Tuesday, November 1, 2011

Greta (Walk with Me)

Lately, I am constantly shocked and moved by things I see and hear.

Sometimes it’s an email encouragement that a volunteer writes to another volunteer when life gets tough – even though they may live in two different countries and have never physically met and their ages happen to be forty years apart. Sometimes it’s a sentence that one senior would say to me after class, about how visibly happy another senior has become – when the senior telling me this is herself a million times happier than the first time she showed up to class.

Last week, it was what Greta shared about her grandson.

Greta has been coming to our class for almost a year now, and mostly she likes to listen to her friends’ stories. But last week, she opened up more than I had ever heard her open up before. She told us that the mission of our project – to connect generations through storytelling and writing – got her to start a conversation with her grandson at home. The two don’t usually talk about their interests or anything like that. The conversation was simple. She told him she is in a writing class, and asked if he writes too. He said he did. She was surprised. He went on to print out 2 poems out for her.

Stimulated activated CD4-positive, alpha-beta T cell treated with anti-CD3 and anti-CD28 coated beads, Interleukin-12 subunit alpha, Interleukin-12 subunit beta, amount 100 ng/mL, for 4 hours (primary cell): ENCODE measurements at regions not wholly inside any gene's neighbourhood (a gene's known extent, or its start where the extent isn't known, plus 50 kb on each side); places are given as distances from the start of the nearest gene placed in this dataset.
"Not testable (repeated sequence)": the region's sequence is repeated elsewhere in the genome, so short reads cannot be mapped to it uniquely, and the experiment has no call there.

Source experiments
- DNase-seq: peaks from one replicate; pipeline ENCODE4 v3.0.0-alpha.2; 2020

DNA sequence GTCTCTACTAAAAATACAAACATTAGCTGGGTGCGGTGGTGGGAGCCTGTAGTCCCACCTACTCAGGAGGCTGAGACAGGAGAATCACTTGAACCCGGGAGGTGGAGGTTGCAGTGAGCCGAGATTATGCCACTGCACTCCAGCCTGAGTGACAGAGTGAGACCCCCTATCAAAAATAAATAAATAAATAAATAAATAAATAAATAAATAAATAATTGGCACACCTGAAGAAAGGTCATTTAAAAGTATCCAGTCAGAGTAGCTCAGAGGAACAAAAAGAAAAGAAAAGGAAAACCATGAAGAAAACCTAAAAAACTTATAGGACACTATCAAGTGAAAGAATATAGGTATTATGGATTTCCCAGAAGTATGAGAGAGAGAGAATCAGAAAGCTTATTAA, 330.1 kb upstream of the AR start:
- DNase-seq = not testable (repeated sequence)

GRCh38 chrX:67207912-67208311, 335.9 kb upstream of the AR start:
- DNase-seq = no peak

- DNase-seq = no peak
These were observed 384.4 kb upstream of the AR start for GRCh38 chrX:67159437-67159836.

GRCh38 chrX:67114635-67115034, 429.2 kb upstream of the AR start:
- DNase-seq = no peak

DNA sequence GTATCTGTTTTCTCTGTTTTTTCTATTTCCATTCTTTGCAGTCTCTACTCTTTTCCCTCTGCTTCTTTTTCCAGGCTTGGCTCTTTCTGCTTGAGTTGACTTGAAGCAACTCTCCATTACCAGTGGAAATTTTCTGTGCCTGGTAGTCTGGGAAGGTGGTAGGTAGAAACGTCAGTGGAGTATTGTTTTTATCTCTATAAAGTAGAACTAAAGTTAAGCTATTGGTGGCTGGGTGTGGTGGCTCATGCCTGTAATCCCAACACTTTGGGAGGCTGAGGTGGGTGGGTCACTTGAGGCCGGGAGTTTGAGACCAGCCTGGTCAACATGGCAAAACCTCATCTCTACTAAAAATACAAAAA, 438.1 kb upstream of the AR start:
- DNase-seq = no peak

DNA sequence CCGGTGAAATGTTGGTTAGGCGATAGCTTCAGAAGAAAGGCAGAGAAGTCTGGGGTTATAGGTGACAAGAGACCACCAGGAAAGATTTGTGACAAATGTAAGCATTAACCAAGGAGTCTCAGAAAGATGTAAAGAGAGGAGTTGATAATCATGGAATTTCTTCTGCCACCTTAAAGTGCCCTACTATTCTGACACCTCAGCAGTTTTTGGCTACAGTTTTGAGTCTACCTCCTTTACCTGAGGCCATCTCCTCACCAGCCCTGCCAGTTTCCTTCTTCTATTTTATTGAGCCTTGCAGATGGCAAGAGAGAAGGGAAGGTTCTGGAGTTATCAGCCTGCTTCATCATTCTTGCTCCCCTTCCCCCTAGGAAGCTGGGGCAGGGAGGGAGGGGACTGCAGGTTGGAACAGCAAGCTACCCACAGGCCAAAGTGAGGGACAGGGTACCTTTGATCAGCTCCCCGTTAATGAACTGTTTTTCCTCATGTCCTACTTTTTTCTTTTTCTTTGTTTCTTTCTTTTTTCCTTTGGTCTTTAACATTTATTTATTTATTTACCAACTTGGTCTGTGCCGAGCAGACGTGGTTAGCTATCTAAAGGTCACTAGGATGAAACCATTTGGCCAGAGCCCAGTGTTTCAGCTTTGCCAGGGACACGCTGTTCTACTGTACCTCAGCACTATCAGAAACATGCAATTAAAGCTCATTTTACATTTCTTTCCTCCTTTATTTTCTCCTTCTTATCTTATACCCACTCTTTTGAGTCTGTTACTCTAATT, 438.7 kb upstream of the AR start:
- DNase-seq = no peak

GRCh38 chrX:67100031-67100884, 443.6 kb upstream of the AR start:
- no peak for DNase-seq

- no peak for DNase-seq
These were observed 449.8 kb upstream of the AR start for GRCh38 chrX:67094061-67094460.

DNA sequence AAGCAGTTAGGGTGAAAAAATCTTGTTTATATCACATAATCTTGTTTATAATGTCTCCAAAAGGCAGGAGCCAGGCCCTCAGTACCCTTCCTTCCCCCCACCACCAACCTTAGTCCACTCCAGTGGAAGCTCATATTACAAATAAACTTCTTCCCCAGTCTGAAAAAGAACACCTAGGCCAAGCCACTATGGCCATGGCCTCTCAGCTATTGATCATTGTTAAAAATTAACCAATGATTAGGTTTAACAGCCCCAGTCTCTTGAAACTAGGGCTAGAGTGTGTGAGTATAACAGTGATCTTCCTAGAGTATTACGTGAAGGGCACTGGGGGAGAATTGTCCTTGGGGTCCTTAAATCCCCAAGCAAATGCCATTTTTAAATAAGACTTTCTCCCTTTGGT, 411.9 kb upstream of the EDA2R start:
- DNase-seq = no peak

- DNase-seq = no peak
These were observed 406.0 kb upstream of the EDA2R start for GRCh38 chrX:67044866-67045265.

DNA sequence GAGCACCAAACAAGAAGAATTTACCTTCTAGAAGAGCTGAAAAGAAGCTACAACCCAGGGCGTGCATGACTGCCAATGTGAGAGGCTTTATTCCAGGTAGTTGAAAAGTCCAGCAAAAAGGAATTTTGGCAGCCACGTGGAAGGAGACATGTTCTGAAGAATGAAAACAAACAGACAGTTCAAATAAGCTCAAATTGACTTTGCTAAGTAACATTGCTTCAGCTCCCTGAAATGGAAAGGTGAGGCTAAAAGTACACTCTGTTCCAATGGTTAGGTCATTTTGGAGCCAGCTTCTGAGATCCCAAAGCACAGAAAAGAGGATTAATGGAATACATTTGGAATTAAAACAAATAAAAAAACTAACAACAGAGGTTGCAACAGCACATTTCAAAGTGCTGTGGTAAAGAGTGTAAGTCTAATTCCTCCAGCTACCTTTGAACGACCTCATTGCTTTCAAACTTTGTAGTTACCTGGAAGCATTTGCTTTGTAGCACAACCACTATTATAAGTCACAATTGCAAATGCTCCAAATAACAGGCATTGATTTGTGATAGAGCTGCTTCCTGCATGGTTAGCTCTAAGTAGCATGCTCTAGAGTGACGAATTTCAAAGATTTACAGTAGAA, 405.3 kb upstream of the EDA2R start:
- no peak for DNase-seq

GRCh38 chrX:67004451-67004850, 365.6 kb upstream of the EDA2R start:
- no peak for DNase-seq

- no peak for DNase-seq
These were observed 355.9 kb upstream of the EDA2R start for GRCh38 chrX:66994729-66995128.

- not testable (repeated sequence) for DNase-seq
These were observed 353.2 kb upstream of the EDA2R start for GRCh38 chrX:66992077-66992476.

“Walk with Me” is one of them. It is an intense poem about civil rights and black history. Lester is 23 years old.

After reading it out loud for us in class – enunciating every word and raising her voice every time the phrase “Walk with Me” returns – Greta said, with tears streaming down her face, “This is very deep to me. I hope I did honor to it in the manner with which I read it.”

A grandson pours his feelings towards culture and history into a poem. The poem travels as a physical print from his hand to his grandmother’s, then as a verbal reading from his grandmother’s lips to her peers’ ears, then as typed text from a copy editor’s fingers into my email inbox then here via this blog onto your computer screen. The title just so happens to say, Walk with me.